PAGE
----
Tuesday, January 08, 2013


a case of cabin fever

Oh January.  Here you are again and all I want to do is curl up in a sunpatch with the cat and re-read Dorothy L. Sayers novels.  Or travel far, far away, not just in books.  But I have work to do here and lots of it.  When you are self-employed, you see, you are always at work.  We even work for fun, around here.  The friends-of-the-library sale this weekend was a good example - a few towns away, a sunny Saturday morning and the first day above freezing in a week - we drove over and stayed for a few hours.  Then came home with two cartons of books and $70 less in the checking account.  This particular library sale isn't known for great deals, because the volunteers assiduously check the current selling price of each book, online, before pricing it and putting it out in the sale room.  And the best books never even make it there, of course.  Instead they are offered online or privately to dealers other than myself.  Which is fine, it's all for a great cause, that of literacy.  Besides, there is always enough interesting stuff to keep me coming back every few months to see what has been put out for sale.  Although sometimes I admit that I feel a twinge of irritation at picking up a book and seeing a price of five or ten dollars, which I might pay if I saw said book in a used book shop somewhere, but don't necessarily expect to see on a book at a rural library sale in the dead of winter.  But that is the exception, usually the books here are a dollar or two and I manage to find some inventory for my book booth and something new to read.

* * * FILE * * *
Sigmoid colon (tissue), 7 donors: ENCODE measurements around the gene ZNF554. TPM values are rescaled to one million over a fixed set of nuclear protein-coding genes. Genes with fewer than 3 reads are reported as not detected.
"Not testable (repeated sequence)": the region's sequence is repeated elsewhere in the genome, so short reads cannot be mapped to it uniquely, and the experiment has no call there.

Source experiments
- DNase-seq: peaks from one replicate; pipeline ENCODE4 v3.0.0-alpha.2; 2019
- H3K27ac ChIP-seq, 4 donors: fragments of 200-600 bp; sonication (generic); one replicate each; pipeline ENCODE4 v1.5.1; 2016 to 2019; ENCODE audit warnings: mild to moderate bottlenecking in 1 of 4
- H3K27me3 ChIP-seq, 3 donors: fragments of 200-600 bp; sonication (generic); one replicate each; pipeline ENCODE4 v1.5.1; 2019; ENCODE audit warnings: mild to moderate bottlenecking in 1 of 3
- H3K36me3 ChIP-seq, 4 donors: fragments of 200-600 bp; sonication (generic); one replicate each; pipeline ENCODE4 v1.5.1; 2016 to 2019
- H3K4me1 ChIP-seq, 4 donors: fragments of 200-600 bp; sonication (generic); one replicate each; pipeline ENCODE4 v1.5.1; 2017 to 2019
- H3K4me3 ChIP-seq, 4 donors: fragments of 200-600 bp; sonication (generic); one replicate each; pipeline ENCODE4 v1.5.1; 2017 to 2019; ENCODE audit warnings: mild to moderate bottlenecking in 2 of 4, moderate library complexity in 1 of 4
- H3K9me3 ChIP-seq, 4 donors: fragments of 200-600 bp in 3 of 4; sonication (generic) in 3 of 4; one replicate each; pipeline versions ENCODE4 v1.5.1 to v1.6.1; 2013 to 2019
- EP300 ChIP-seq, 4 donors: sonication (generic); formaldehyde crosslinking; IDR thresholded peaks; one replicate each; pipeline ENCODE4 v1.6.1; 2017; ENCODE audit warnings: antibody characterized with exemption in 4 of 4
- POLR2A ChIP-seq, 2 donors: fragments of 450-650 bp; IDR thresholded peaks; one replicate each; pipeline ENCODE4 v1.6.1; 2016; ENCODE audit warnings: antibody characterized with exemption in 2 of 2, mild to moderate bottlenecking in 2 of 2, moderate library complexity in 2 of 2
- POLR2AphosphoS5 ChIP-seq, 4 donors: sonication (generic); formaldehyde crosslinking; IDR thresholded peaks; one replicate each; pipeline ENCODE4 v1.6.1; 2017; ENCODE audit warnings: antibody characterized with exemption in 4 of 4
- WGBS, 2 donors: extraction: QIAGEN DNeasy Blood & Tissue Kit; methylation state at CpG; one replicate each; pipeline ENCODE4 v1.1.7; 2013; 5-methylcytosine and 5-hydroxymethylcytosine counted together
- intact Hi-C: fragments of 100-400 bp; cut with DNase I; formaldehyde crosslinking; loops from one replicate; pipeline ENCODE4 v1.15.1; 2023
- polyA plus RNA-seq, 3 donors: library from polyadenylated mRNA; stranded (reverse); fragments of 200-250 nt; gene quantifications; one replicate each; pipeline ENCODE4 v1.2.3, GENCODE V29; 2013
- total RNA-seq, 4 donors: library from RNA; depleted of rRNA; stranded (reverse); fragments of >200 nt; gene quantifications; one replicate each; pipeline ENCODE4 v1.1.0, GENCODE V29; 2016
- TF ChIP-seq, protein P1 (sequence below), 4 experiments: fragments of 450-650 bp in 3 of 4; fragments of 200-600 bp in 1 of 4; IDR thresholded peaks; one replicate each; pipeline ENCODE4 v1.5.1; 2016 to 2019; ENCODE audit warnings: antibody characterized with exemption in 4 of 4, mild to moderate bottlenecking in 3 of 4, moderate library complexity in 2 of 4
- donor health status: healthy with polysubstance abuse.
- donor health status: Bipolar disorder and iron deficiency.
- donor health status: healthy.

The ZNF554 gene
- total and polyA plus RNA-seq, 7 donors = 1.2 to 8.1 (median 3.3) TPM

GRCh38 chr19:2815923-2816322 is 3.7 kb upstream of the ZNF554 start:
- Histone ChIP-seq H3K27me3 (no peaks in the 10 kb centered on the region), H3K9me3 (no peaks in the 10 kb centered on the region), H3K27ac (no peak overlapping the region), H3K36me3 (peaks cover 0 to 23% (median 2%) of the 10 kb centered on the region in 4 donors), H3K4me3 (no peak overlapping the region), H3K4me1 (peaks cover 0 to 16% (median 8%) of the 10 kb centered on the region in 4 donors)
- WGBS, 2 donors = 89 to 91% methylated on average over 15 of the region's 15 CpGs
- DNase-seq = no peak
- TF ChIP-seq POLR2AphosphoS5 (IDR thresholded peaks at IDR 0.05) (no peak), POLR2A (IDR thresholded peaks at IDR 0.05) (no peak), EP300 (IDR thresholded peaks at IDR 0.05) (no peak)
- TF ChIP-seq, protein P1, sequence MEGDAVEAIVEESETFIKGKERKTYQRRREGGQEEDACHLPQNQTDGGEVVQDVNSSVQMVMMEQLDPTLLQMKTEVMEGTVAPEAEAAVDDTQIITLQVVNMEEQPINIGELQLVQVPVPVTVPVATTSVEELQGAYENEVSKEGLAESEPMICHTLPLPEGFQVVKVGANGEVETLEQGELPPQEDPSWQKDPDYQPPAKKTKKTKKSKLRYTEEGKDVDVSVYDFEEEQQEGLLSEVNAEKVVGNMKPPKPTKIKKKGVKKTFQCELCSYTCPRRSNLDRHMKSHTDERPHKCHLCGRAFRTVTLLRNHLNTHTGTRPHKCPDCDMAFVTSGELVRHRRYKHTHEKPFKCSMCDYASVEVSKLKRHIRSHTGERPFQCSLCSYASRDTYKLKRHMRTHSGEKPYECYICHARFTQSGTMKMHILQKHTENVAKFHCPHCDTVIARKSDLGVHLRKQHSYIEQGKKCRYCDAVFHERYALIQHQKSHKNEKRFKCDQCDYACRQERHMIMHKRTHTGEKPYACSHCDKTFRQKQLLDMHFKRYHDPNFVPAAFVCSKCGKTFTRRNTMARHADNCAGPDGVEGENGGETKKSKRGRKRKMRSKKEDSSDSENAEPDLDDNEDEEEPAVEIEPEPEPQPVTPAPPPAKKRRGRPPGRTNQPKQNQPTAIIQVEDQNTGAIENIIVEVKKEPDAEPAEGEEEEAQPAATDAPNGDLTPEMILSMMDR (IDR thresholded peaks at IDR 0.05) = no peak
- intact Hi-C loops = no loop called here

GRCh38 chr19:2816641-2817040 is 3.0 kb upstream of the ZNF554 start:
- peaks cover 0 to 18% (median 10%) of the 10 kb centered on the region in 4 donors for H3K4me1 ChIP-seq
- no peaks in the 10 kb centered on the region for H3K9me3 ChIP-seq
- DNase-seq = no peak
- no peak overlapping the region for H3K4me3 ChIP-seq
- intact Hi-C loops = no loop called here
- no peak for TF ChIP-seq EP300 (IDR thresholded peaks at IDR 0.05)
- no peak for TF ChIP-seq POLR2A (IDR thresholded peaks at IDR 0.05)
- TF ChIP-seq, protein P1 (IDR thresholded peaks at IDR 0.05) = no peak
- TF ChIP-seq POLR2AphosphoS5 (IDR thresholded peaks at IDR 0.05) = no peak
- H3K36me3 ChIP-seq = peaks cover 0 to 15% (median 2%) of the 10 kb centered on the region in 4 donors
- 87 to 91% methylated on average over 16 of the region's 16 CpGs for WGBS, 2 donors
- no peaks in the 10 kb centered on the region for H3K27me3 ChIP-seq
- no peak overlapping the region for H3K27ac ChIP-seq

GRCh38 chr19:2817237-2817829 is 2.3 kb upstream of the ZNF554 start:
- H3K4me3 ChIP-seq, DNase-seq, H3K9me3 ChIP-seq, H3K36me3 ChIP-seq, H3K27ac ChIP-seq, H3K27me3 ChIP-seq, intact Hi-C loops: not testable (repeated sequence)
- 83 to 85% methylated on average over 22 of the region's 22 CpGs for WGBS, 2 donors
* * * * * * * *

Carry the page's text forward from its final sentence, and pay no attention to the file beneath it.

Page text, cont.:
Speaking of which, this time around I did pass on a two-volume set of Samuel Johnson's Lives of the Poets priced at ten dollars.  Here was my thought process while the set was in hand:  Well now, a miniature edition, print very tiny, I might get a headache trying to read it, should hold out for a better set, ugh ten bucks, back on the shelf with you, I do love you so but goodbye little books...  But then I was rewarded with All of Us: The Collected Poems of Raymond Carver and Eric Partridge's massive Dictionary of Slang and Unconventional English for a dollar each.  No art books to speak of, though I did pass over one I really wanted, a copy of Frank O'Hara's book about painter Robert Motherwell, because of a giant mold bloom along its bottom edge.  Ryan found two Maine archaeological reports (he's been volunteering on local archaeology digs this year and is in the throes of this obsession).  I ended up with a few keepers myself, my favorite being one of The County Books - Suffolk by William Addison (Hale 1950, first edition in decent dust jacket).  Of this series, the Observer said, "...not guide books of the merely topographical sort but, rather, talkative companions, engagingly informative about the life of the county, past and present."  More about East Anglia, after reading Ronald Blythe, I'll take it.  (And, I'd like the whole series, please.) 

All in all, an enjoyable outing, and a business trip to boot.  But, it is still January and I am still a little stir crazy.  Back to that sunny window.  Perhaps Dorothy L. Sayers can solve a case of cabin fever.